As Jesus did so many times when people were trying to trip him up with a challenging question, he outflanked them and made them think about what it means to be the people of God in a new and different way.

In the movie, Chocolat, Vianne is able to see through the hypocrisy of the Mayor and many of the town’s people and she meets resistance.

Vianne still seeks to make friends. She hires Luc to draw a sketched portrait. He comes to the chocolate shop on the sly, while his mother is at her weekly hair appointment. Vianne has hired him to draw a portrait of his grandmother. It is the first time they’ve been able to see each other in a long, long time.

One night, Josephine shows up at Vianne’s door. She has been beaten by her husband, and she has gotten up the courage to leave him. She seeks shelter and sanctuary at the chocolate shop, with the only person in town who has ever befriended her.

Word soon gets out that Josephine is staying with Vianne. The mayor shows up at the store.

The mayor is angry with Serge Muscart for abusing Josephine; he sets out to reform him with repentance and contrition.

Meanwhile, Lent is slowing passing, and the chocolate shop is doing a good business despite the mayor trying to shut it down.

One day, some vagabonds glide into town on the river. They live on their boats and go from town to town seeking to do odd jobs for money. But, they are not received well in this small, French town.

[Movie Clip]

The town council cannot force the river rats to move from the river bank as it is public land. That may be true, but the mayor implores the townspeople to make sure to let them know that they are not welcome in this town. He calls them ruthless, godless drifters, who will contaminate the spirit of their quiet town, and the innocence of their children.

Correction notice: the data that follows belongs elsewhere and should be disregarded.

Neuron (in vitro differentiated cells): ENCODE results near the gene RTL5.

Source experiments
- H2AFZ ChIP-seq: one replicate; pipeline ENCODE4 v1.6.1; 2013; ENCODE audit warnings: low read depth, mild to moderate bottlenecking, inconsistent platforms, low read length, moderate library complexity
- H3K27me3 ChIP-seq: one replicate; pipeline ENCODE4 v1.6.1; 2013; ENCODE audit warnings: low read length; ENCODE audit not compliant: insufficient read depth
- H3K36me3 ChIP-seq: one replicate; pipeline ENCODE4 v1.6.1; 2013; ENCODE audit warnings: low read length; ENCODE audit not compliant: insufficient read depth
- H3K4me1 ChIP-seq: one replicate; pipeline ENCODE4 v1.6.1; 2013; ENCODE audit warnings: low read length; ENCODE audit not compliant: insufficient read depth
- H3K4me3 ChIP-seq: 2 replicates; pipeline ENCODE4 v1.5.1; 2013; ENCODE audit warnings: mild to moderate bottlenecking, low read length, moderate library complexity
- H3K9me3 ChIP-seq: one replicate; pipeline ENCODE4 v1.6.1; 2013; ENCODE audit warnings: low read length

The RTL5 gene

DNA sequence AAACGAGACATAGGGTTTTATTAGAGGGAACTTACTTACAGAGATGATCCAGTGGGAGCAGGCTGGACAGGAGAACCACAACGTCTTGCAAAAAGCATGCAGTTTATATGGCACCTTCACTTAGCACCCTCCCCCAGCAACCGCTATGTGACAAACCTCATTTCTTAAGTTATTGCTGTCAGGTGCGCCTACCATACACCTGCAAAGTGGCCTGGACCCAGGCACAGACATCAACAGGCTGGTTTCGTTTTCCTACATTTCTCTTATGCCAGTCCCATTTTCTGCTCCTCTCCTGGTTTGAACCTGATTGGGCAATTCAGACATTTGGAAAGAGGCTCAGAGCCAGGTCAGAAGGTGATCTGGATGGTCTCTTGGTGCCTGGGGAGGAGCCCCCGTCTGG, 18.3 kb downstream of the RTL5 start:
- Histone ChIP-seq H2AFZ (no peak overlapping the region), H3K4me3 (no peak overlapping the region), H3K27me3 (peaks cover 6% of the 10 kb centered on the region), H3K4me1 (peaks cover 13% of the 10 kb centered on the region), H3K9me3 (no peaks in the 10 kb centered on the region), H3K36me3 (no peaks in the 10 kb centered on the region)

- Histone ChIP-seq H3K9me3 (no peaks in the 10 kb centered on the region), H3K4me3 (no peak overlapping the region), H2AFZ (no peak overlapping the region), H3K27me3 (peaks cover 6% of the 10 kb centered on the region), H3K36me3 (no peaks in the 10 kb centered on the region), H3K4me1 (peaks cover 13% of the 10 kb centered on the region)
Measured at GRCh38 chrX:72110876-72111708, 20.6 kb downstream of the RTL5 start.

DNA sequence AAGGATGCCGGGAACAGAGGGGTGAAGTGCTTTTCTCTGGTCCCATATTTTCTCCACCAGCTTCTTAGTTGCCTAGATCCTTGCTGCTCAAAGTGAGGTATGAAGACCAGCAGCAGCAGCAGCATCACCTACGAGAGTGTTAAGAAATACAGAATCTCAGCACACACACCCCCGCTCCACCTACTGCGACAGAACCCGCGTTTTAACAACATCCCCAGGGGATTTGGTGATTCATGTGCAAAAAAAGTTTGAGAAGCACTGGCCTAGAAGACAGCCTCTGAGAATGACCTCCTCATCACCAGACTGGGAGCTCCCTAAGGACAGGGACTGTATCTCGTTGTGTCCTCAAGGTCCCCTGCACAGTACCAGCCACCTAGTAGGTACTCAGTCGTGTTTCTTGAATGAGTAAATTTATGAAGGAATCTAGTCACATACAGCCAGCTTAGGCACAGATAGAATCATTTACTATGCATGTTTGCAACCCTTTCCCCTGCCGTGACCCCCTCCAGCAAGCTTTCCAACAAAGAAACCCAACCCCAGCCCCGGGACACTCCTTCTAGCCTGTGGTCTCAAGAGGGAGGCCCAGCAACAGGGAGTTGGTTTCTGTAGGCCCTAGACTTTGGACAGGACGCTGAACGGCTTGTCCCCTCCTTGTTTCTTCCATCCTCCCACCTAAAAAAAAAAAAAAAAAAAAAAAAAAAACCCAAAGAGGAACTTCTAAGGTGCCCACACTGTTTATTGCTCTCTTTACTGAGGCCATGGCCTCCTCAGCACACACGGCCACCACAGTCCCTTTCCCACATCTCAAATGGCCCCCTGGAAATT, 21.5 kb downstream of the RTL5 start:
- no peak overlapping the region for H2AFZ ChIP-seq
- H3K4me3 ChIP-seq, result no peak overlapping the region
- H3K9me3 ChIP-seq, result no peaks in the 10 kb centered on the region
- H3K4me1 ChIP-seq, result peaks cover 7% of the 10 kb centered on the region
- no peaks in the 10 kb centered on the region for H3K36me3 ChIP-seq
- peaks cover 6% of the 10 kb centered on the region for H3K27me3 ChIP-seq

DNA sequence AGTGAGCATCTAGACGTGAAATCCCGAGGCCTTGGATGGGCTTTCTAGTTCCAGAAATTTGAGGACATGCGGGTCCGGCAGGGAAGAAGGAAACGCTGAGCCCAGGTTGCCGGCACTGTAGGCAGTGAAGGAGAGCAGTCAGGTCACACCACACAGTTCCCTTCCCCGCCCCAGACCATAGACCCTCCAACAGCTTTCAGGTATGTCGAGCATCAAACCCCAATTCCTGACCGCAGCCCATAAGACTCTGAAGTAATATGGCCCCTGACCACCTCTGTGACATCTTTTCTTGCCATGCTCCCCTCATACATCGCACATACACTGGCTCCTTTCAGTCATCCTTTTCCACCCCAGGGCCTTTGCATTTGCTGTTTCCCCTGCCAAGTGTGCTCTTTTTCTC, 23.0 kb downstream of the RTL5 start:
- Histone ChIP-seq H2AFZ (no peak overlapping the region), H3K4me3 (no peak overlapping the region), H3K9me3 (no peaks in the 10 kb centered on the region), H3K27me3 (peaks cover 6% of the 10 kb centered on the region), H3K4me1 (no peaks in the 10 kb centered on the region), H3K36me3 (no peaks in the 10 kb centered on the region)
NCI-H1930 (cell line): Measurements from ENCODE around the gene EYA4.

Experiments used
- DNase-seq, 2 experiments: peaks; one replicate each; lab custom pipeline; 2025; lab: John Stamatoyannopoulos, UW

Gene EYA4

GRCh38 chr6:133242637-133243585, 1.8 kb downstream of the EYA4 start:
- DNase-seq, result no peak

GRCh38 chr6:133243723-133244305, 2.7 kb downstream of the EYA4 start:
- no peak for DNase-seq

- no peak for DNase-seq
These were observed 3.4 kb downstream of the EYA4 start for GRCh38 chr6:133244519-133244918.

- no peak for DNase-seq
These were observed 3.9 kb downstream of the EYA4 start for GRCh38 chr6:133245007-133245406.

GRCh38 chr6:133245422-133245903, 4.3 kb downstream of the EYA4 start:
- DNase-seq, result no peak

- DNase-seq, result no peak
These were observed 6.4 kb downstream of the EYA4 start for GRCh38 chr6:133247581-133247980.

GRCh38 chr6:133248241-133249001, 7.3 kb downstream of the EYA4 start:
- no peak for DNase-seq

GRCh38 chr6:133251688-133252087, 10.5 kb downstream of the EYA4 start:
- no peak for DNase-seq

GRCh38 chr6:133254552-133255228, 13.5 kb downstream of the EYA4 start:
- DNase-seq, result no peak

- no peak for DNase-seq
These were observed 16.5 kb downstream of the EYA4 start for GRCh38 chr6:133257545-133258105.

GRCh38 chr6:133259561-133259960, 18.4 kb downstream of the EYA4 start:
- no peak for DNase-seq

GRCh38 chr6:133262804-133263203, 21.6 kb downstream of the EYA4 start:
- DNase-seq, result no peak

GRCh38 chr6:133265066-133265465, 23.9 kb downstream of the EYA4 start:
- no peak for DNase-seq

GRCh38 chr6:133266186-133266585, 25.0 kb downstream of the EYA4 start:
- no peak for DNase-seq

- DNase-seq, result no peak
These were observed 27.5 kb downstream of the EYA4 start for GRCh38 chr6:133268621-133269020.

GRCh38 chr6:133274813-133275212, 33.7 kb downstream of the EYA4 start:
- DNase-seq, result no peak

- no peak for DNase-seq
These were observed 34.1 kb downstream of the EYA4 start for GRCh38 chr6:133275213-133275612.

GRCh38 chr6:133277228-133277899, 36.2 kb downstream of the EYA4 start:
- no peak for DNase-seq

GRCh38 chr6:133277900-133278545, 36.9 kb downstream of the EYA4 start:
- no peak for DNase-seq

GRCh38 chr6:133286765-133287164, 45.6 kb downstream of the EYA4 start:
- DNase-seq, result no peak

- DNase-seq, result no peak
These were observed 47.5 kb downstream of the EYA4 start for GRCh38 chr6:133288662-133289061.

The mayor starts a campaign to boycott immorality, and posts flyers all over town in all the shops – well, all the shops but one – that the river rats aren’t welcome.

Vianne befriends Roux, played by Johnny Depp, and hires him to fix the front door to her shop.

The mayor continues his campaign against the river rats, and Vianne and the Chocolate Shop. Some customers stop patronizing her shop, and one day her daughter comes home from school after being teased at school about her mother being ‘Satan’s helper’ a term the mayor uses to refer to Vianne.

Vianne gets frustrated, and goes to talk to Armande. Armande suggests that Vianne throw her a 70th birthday party; they will not give in to the bigots in town who are against them for being different. So the invitations go out for the party.

Vianne and Josephine begin lots of preparations for the party cooking and baking sumptuous dishes to eat. The day of the party arrives.

Everyone enjoys the party, a feast of delicious food and wine. Vianne exclaims that if they like the food at the party, they will love the food at the chocolate festival on Easter Sunday. Then she tells them that dessert is being served on Roux’s boat; you can see the shock and dismay on the guests’ faces.